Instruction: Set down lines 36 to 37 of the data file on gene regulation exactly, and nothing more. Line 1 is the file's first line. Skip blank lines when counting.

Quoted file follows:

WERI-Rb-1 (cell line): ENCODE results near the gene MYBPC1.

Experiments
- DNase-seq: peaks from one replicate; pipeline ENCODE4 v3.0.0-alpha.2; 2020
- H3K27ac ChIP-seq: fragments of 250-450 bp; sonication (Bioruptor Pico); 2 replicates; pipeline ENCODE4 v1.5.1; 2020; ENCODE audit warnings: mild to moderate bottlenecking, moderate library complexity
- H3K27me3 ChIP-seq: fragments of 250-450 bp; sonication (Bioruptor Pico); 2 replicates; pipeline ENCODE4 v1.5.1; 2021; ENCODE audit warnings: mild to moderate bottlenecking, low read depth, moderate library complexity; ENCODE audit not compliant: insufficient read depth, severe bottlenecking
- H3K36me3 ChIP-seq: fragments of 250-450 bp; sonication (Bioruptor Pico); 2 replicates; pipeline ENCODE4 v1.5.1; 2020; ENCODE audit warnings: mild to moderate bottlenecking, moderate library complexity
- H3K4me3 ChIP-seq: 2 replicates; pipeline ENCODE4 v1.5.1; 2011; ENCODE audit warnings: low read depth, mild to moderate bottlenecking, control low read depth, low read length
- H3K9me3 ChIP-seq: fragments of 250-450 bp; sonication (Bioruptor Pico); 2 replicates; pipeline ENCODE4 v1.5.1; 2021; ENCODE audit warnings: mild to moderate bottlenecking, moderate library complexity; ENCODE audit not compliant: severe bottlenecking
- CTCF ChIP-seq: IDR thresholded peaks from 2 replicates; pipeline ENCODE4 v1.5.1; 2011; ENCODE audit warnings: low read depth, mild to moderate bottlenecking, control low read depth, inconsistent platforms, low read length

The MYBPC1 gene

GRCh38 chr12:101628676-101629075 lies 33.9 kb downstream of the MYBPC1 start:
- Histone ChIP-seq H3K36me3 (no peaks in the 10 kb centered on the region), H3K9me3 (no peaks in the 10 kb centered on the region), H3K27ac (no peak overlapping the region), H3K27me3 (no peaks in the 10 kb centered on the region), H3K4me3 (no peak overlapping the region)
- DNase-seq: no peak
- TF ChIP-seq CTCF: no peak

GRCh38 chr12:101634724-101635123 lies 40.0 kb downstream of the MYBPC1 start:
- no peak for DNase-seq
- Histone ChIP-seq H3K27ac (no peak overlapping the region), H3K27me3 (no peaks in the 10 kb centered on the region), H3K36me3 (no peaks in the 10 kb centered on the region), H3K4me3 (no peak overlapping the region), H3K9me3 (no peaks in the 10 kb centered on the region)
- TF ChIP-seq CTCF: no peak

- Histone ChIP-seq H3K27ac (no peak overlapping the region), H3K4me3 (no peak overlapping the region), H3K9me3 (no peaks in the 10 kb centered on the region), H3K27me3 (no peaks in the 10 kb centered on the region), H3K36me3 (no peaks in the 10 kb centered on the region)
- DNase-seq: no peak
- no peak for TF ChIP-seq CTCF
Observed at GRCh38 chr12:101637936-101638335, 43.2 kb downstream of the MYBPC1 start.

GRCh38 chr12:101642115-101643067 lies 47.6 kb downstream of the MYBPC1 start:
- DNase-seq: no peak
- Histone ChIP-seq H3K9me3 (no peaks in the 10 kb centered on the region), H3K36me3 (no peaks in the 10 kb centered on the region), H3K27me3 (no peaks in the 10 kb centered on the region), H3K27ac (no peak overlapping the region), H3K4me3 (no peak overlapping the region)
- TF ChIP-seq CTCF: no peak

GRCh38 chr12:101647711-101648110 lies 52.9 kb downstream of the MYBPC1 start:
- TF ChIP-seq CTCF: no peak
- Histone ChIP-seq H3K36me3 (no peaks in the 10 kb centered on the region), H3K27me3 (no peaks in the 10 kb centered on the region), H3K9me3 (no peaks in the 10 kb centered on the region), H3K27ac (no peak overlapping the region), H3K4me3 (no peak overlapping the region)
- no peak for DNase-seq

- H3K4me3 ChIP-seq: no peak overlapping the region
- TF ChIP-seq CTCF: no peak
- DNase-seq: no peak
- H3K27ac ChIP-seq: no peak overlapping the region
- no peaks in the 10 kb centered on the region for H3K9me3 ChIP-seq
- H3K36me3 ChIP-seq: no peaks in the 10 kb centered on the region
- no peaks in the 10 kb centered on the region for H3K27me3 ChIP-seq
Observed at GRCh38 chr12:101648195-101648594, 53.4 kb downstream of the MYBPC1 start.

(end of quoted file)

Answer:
- H3K36me3 ChIP-seq: no peaks in the 10 kb centered on the region
- no peaks in the 10 kb centered on the region for H3K27me3 ChIP-seq